Enlarge /. Rochelle Walensky, director of the United States Centers for Disease Control and Prevention (CDC), adjusts her protective mask during a Senate Committee on Health, Education, Labor, and Pensions hearing in Washington, DC. Susan Walsh / AP / Bloomberg via Getty Images
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With the universal masking, students are only 3 feet away from each other in many classrooms, the Centers for Disease Control and Prevention said in updated guidelines released on Friday.
As per the new recommendations, universal masking guidelines are recommended for elementary schools to maintain a minimum of 3 feet between students in classrooms regardless of the current rate of transmission of SARS-CoV-2 in the community.
Middle and high schools with universal masking are also recommended to keep a minimum of 3 feet between students in classrooms if transmission in the community is currently low, moderate, or significant. If community broadcast is high and cohort / podding of students is not possible, a minimum of 6 feet should be kept in middle and high school classrooms.
The guideline updates only apply to students in school class when universal masking is in place.
The agency continues to recommend 6 feet of separation between adults in schools, between adults and students in schools, and in all common areas of schools (not classrooms) such as lobbies and auditoriums. The agency also continues to recommend staying 6 feet away in almost any other community setting, especially if masks cannot be worn, such as when a masks are in place. B. when eating and when exhalation is increased, e.g. B. when screaming or singing.
The optimized instructions are under renewed pressure compared to the previous position of the agency that schools should keep a distance of two meters at all times and in all places. The guide has caught fire and has been scrutinized as the distance is extremely prohibitive for schools. Classrooms just aren't big enough to take up that much space. Many parents, school officials, politicians, and even public health experts have questioned whether 6 feet is required, especially since some health officials – including the World Health Organization – have stated that at least 3 feet is sufficient.
The debate was rekindled last week when a new study claimed that Massachusetts public schools with 3-foot distancing guidelines have the same SARS-CoV-2 transmission rates as schools with 6-foot distancing guidelines. The study was quickly picked up by proponents at a distance of 3 feet. But there were some significant limitations and noisy statistics. In fact, the confidence intervals in the analysis were so large that 6 feet away could have decreased fall rates by as much as 47 percent compared to 3 feet, or increased fall rates by up to 18 percent. According to the data, both possibilities were plausible.
Still, the study put pressure on the CDC to reconsider its guidelines. Earlier this week, CDC director Rochelle Walensky confirmed that the agency is searching the data and has additional studies in the works to address the gap issue.
In a Senate committee hearing Thursday, Senator Susan Collins, R-Maine, kept pushing Walensky to reduce the distance from 6 feet to 3 feet and bluntly told her, "You have to do it now."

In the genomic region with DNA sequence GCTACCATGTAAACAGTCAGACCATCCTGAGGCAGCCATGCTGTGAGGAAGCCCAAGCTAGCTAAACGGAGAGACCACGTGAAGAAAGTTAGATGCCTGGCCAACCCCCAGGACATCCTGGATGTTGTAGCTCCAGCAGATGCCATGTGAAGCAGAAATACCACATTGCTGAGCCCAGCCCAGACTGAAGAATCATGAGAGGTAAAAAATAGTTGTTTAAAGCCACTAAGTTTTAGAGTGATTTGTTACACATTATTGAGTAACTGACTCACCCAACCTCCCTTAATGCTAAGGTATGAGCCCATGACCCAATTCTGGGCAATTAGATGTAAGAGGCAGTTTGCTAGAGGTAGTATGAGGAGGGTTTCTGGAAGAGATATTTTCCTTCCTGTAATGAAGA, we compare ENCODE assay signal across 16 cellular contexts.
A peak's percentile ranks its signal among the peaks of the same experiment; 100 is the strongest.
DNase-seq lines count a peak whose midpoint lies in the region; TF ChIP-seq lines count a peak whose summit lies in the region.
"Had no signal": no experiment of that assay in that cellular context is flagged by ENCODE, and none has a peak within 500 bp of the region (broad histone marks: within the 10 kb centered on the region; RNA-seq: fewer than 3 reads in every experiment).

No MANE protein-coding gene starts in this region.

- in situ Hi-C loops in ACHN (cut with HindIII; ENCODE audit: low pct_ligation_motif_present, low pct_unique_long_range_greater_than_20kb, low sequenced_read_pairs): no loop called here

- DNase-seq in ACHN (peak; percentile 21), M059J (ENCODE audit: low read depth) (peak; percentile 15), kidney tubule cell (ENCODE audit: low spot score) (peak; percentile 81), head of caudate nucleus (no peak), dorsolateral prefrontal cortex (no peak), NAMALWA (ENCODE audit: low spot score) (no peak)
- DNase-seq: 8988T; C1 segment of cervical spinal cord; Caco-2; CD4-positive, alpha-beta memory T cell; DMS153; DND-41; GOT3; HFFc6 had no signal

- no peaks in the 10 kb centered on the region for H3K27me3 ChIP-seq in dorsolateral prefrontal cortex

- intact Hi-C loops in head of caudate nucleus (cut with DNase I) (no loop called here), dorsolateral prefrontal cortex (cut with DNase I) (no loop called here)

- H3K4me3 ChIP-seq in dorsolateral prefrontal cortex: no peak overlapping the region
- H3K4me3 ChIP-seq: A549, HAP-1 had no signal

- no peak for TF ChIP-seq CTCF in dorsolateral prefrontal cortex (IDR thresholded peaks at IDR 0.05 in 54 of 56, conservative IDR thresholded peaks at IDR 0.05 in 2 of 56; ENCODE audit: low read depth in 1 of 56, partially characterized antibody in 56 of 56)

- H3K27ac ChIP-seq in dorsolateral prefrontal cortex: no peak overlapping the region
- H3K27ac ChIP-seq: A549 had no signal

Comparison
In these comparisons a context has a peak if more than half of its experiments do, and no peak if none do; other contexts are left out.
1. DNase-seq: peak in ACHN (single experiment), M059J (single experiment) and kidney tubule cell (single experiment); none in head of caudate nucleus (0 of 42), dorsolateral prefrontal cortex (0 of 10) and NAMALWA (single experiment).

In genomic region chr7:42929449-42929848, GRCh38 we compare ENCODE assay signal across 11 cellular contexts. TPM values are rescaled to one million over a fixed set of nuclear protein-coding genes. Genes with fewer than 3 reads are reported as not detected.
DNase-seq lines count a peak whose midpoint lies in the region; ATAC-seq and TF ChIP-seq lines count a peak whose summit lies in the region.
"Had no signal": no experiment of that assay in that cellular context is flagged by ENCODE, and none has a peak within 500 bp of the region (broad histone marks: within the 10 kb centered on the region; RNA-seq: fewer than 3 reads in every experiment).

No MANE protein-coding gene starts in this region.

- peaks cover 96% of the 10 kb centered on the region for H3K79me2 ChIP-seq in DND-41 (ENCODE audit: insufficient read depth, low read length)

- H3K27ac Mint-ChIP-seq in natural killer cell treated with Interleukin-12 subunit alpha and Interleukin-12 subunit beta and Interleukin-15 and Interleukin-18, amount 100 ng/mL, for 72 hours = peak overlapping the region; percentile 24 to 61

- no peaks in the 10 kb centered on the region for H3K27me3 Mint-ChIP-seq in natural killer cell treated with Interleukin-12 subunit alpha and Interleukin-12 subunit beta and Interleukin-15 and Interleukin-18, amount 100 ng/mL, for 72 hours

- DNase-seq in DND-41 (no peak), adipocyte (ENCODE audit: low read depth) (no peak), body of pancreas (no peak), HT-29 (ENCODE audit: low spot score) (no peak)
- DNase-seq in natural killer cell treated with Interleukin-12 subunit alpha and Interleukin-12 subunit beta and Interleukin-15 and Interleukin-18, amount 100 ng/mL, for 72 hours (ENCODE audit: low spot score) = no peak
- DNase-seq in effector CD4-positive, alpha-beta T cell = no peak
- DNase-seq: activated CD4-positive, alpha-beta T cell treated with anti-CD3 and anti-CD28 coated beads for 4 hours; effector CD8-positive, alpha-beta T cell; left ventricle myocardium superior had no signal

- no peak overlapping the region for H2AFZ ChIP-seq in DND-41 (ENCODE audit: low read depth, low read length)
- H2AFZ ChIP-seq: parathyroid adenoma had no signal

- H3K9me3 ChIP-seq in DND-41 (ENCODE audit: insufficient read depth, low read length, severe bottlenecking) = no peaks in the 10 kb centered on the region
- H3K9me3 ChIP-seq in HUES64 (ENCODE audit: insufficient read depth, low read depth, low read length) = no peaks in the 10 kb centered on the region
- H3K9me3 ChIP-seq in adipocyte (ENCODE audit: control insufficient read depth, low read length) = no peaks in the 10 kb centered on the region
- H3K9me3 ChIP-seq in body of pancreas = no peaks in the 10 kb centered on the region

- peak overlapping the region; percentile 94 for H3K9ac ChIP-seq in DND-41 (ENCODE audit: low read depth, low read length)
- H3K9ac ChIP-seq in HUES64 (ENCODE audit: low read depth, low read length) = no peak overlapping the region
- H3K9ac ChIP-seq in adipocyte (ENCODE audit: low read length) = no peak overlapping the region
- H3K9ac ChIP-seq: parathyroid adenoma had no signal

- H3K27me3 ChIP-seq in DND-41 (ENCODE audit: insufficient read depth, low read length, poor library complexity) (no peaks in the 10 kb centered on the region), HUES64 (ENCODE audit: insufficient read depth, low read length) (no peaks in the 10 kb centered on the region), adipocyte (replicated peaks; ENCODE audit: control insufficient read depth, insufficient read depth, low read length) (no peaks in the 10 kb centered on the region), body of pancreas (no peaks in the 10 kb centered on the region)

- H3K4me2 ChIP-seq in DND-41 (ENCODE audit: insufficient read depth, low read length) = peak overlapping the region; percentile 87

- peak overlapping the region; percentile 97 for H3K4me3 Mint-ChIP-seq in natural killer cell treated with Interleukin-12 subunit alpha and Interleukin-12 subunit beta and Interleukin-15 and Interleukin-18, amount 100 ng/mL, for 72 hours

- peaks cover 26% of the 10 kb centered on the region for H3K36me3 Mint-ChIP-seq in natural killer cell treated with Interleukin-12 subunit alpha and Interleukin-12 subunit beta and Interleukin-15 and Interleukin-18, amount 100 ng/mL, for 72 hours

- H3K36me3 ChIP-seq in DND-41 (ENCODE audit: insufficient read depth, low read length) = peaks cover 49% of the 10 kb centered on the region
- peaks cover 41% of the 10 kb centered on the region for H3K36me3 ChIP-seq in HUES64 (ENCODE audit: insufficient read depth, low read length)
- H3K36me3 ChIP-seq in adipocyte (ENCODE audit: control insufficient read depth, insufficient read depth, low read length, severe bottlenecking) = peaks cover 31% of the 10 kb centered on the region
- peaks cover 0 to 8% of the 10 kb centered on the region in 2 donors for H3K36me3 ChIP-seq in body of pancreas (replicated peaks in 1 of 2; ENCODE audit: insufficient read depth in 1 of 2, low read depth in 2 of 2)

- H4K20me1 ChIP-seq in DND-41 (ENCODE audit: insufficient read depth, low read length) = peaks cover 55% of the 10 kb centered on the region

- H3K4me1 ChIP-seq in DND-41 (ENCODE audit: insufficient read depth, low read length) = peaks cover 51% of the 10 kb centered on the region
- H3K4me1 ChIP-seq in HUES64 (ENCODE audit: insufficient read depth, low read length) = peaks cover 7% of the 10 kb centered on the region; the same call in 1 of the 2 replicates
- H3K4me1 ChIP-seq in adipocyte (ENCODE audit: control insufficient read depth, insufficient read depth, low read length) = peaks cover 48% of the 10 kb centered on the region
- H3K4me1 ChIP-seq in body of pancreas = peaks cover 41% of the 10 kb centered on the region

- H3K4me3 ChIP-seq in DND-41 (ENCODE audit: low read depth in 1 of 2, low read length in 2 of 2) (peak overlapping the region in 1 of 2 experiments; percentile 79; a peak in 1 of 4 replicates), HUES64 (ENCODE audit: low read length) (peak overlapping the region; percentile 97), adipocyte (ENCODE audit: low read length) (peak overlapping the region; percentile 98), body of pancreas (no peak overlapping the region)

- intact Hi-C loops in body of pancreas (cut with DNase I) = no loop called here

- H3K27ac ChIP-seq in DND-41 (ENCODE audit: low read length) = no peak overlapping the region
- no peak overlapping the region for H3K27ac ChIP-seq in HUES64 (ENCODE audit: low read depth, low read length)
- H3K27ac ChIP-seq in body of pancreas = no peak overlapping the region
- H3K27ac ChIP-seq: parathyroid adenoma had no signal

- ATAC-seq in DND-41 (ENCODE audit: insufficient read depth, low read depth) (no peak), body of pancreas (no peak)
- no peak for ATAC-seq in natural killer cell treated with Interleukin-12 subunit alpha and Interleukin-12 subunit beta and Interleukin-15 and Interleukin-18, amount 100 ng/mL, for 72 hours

With the announcement of the distance reduction for classrooms, the CDC released three studies of SARS-CoV-2 transmission in schools, although none of them compares rates in schools with 3-foot distancing versus 6-foot distancing.
A two-week study of 22 K-12 schools in Springfield, Missouri and St. Louis County, Missouri concluded that despite high levels of SARS-CoV-2 transmission in the community, school transmission was low when masked and Distancing was there. In the short study, 37 students, teachers and employees tested positive for SARS-CoV-2. They had a total of 157 school-based contacts, 102 of whom were tested for the virus. Only two tested positive, indicating low transmission in school. In the 22 schools, 100 percent had universal masking, desks 100 percent spaced ≥ 3 feet apart, 27 percent desks ≥ 6 feet apart, and 98 percent placed physical barriers between teachers and students.
Another study looked at elementary schools in Utah. It found that SARS-CoV-2 transmission was low among primary school students and staff, despite the high transmission in the community and the inability to maintain 6 feet of separation in schools. The third study, conducted in Florida, also found that transmission in schools was low. The researchers estimated that about 40 percent of COVID-19 cases in school-age children have been linked to schools.
All three studies have notable limitations, including failing to screen for possible asymptomatic cases in students who were not identified as contacts and many contacts who refuse tests. Nevertheless, the data were sufficient to influence the health department.
"CDC strives to be at the forefront of science and to update our guidelines as new information becomes available," Walensky said in a press release. “Through safe, face-to-face teaching, our children gain access to vital social and mental health services that prepare them for the future, in addition to the education they need to be successful. These updated recommendations include the evidence-based roadmap that will help schools reopen safely and stay open to face-to-face teaching. "